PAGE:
One common strategy for construction sites is to use generators to power light towers. Trailer-mounted towers are easy to move and set up, making them popular choices. They also work well if crews must dig at multiple places around the site.
Managers should check progress frequently to gauge whether the anticipated amount of work will likely be finished before it gets too dark. Doing that gives them excellent opportunities to see how workers are handling the cold and check for signs they might need breaks.
As crews become more experienced with the season, they’ll get more winter excavation tips to apply. However, they should never try to cut corners by working in low-light conditions. The slippery conditions common to this time of year increase the risk of falling into recently dug holes. Keeping the environment brightly lit facilitates better environmental awareness, helping people notice and avoid hazards or warn others about them.
When workers install water and sewer lines, they must put them at a depth that will protect these pressure-sensitive assets from freezing and bursting. Groundwater’s volume increases by approximately 9% when it freezes. So, utilities workers must bury sewer and water infrastructures below the frost line. That’s the deepest level where the soil’s groundwater will likely freeze when temperatures drop.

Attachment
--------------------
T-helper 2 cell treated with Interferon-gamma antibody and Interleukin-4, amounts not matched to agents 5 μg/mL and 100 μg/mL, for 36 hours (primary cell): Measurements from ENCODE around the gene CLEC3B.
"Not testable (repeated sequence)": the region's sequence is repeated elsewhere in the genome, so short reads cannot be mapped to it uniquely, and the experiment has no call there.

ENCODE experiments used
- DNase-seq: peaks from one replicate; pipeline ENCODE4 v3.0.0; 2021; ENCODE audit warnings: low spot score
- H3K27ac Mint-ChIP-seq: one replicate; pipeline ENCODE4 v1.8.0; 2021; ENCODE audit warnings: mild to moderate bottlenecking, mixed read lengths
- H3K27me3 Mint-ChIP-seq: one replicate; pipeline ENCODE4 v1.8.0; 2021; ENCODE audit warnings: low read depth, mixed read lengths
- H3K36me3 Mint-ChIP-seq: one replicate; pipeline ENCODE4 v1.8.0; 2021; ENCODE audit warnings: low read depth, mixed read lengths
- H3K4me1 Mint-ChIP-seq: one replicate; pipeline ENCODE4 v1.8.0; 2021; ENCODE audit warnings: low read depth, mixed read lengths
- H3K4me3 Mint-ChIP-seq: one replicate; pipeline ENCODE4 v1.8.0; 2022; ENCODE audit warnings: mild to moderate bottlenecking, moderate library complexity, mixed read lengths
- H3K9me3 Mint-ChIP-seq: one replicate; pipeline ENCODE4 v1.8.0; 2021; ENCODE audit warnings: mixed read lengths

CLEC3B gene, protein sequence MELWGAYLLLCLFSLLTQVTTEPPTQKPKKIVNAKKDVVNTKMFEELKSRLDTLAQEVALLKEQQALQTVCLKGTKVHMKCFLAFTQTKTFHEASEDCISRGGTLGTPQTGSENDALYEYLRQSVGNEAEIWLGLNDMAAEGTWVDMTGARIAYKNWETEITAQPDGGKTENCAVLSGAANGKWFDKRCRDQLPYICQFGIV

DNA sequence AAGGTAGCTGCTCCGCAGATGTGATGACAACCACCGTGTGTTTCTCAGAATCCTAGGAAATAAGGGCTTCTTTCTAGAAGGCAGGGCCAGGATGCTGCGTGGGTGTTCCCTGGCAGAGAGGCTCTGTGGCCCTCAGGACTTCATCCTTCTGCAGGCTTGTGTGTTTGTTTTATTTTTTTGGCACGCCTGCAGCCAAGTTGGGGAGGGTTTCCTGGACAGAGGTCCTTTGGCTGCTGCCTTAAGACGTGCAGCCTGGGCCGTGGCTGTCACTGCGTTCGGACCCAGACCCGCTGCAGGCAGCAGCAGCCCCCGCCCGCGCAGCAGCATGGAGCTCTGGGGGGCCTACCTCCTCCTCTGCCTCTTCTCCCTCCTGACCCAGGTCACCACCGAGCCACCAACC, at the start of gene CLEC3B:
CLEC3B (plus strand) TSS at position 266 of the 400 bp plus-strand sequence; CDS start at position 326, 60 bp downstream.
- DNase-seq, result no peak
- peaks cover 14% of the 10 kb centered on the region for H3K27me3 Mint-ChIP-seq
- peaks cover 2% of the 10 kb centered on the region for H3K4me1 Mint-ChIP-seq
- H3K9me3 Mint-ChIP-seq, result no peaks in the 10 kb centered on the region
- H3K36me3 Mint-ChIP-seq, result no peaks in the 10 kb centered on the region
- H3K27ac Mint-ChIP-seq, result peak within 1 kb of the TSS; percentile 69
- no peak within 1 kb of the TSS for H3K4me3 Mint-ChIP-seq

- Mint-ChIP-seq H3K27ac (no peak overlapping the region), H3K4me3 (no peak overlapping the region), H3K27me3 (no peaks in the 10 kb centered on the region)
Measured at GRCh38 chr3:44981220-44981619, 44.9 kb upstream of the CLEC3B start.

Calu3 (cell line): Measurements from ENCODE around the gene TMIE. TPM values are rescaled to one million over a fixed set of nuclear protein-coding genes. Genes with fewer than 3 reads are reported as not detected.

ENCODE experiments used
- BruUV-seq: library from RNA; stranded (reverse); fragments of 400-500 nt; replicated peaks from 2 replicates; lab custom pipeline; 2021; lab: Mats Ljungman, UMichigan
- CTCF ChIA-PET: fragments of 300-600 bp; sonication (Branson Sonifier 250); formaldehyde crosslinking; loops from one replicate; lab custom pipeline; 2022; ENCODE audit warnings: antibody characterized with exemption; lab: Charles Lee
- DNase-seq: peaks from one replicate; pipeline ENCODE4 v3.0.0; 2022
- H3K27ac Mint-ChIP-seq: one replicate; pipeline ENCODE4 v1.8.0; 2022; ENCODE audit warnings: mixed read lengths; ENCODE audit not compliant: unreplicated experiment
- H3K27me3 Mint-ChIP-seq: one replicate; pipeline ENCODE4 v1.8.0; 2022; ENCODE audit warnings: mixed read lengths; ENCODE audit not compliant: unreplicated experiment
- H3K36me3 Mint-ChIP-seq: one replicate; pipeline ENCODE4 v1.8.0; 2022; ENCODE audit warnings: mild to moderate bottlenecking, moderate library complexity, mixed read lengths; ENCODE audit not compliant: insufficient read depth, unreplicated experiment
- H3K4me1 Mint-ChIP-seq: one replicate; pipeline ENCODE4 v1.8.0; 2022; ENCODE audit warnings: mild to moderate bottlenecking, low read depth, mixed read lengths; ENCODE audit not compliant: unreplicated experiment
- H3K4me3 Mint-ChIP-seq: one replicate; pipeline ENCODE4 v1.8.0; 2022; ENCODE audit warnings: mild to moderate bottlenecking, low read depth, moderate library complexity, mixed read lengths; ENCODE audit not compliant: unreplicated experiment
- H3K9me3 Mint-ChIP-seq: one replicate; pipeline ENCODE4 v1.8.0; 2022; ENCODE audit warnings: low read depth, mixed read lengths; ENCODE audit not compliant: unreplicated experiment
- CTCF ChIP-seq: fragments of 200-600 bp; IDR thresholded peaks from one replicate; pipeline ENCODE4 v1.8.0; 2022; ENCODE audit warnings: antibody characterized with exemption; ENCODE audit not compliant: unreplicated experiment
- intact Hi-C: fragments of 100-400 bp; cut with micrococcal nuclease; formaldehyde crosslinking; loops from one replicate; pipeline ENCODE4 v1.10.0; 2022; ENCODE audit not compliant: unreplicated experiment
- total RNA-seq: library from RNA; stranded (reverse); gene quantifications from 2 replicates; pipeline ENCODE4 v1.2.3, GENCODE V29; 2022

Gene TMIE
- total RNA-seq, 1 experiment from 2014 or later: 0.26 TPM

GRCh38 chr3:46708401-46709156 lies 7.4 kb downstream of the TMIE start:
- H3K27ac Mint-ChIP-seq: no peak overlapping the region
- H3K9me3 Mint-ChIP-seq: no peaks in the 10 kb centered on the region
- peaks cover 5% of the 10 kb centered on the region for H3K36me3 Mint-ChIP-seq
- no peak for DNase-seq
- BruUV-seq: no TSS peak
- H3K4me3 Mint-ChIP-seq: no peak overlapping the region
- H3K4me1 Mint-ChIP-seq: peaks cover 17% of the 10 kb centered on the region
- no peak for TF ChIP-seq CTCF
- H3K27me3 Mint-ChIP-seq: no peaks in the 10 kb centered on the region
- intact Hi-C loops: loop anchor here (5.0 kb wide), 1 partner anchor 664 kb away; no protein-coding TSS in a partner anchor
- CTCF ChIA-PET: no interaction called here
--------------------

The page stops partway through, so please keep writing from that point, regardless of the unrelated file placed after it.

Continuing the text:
However, the frost line varies depending on the soil’s characteristics, nearby heat sources and an area’s typical climate. The frost line also changes depending on the duration of the cold temperatures. The longer a frigid period persists, the deeper the frost depth will get.
As site managers become aware of how local conditions could make pipes more or less likely to burst, they can apply these winter excavation tips to decisions about pipe lengths and diameters. Evidence suggests pipes shorter than 750 feet are more likely to have problems than longer ones. The same is true for those with inside diameters of 4 to 24 inches. Planning projects to include options outside those ranges could promote safety by minimizing the risk of bursting.
The winter requires season-specific maintenance to keep digging equipment performing well. A good first step is to check the battery. These power sources may be only half as strong in cold weather. So, if the battery is already weak when you try to use a machine in the winter, your equipment may not start, or you could notice other negative performance changes, such that the engine runs sluggishly.
Switching to oils designed for lower temperatures is another best practice advised by those familiar with winter excavation tips. Look for cold-weather hydraulic and engine oils, especially when planning to operate excavators and other heavy equipment in temperatures below zero.
Some people also purchase cold-weather accessories, such as block heaters for the engine or specialized products that warm the machine’s coolant. You probably won’t need those if the weather rarely drops below freezing in your area. However, if frigid weather is the norm for months of the year, these options could help maintain non-disrupted workflows.
These examples show how the winter requires additional safety precautions and steps to keep equipment well-maintained. Practicing them at every worksite is an excellent way to keep output productive and trouble-free.
Emily Newton is a construction and industrial journalist. She is also the Editor-in-Chief for Revolutionized Magazine. Keep up with Emily by following her by subscribing to Revolutionized’s Newsletter.